What does ADP mean in BRITISH MEDICINE


ADP stands for Adductor Pollicis, which is a muscle in the human body located in the hand. It is one of three muscles that make up the thenar eminence, and assists in bringing the thumb towards the other fingers and vice versa. ADP plays an important role in a variety of activities like grasping and manipulating objects, making it an integral part of our daily life.

ADP

ADP meaning in British Medicine in Medical

ADP mostly used in an acronym British Medicine in Category Medical that means adductor pollicis

Shorthand: ADP,
Full Form: adductor pollicis

For more information of "adductor pollicis", see the section below.

» Medical » British Medicine

Definition

The Adductor Pollicis (ADP) is a skeletal muscle located on the lateral side of the hand. It originates from the capitate, trapezium, and flexor retinaculum of the wrist and inserts into the base of the proximal phalanx of the thumb. It works to adduct or bring together forces towards or away from each other and assist in performing grasping and pinching type movements with our hands. The two parts function differently; while one part helps to move your thumb inwards (adduction) a second part helps to extend your thumb outwards (abduction).

Function:The Adductor Pollicis functions mainly as an adductor by drawing together or bringing closer forces such as those between two fingers when grasping an object or pinching something. This action allows us to better manipulate items with our hands and hold them securely without having to use too much force. Additionally, this muscle also works as a flexor assisting with abduction movement, which is when your thumb moves away from your index finger towards its extended position normally used to press buttons or perform precision movements such as with tweezers.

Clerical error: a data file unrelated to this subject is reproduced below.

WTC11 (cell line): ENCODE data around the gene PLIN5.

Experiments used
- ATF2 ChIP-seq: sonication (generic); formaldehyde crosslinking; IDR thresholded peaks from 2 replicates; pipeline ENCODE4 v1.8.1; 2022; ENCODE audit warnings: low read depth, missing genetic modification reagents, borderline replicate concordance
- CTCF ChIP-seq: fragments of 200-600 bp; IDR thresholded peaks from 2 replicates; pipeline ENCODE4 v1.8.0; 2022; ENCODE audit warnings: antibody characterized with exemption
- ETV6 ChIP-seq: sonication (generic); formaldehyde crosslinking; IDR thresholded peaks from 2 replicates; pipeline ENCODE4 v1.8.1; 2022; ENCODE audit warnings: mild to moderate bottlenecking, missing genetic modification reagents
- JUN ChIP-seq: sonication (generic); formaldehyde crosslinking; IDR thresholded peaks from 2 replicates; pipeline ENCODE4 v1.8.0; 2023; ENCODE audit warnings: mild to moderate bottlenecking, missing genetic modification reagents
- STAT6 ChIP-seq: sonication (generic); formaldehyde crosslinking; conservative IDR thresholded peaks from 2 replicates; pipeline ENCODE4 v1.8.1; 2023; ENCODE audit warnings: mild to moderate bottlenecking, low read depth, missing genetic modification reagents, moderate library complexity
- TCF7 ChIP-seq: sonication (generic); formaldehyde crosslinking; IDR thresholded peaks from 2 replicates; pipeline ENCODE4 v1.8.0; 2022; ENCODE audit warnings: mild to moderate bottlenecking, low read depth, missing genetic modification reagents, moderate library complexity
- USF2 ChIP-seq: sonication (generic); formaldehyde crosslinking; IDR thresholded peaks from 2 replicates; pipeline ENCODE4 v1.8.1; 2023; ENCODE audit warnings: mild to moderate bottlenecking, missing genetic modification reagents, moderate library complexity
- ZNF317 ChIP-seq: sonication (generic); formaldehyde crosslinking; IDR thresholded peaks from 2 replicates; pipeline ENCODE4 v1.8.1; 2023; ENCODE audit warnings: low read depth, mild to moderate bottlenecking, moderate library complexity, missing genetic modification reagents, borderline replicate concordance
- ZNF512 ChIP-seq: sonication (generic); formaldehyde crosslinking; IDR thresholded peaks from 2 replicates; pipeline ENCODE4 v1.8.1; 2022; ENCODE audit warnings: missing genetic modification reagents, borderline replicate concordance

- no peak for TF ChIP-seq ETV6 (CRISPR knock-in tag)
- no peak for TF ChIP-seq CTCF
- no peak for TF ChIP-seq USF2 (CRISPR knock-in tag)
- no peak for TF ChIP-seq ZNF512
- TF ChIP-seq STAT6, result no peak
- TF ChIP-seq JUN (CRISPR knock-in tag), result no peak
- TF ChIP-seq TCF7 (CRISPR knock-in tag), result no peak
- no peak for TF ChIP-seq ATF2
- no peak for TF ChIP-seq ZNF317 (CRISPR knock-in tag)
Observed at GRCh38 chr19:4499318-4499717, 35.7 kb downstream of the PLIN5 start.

Location:The Adductor Pollicis can be found within your forearm where it originates from three main points along your wrist joint namely; The Capitate bone distal end, Trapezium bone near its mid-section & Flexor Retinaculum along its anterior portion forming what is known as “the thenar eminence". From here it courses forward where it divides into two branches; Opponens pollicis & Abductor pollicis brevis which insert just proximally below the first metacarpal-phalangeal joint at your thumb's base base before combining again at its superficial layer.

Clinical Significance:Damage to this muscle can occur due to trauma causing inflammation or tendon tear leading to pain & weakness during attempted thumb motion accompanied by visible deformity such as swelling or dropping of first phalanx below metacarpal head during flexion/extension movements while attempting opposition tasks like finger pressing against palm are relatively difficult if not impossible due potentially resulting impairment known as ‘thenar weakness’ caused by ADP damage needing medical attention through physical therapy rehabilitation regimens for full recovery

Essential Questions and Answers on adductor pollicis in "MEDICAL»BRITMEDICAL"

What is adductor pollicis?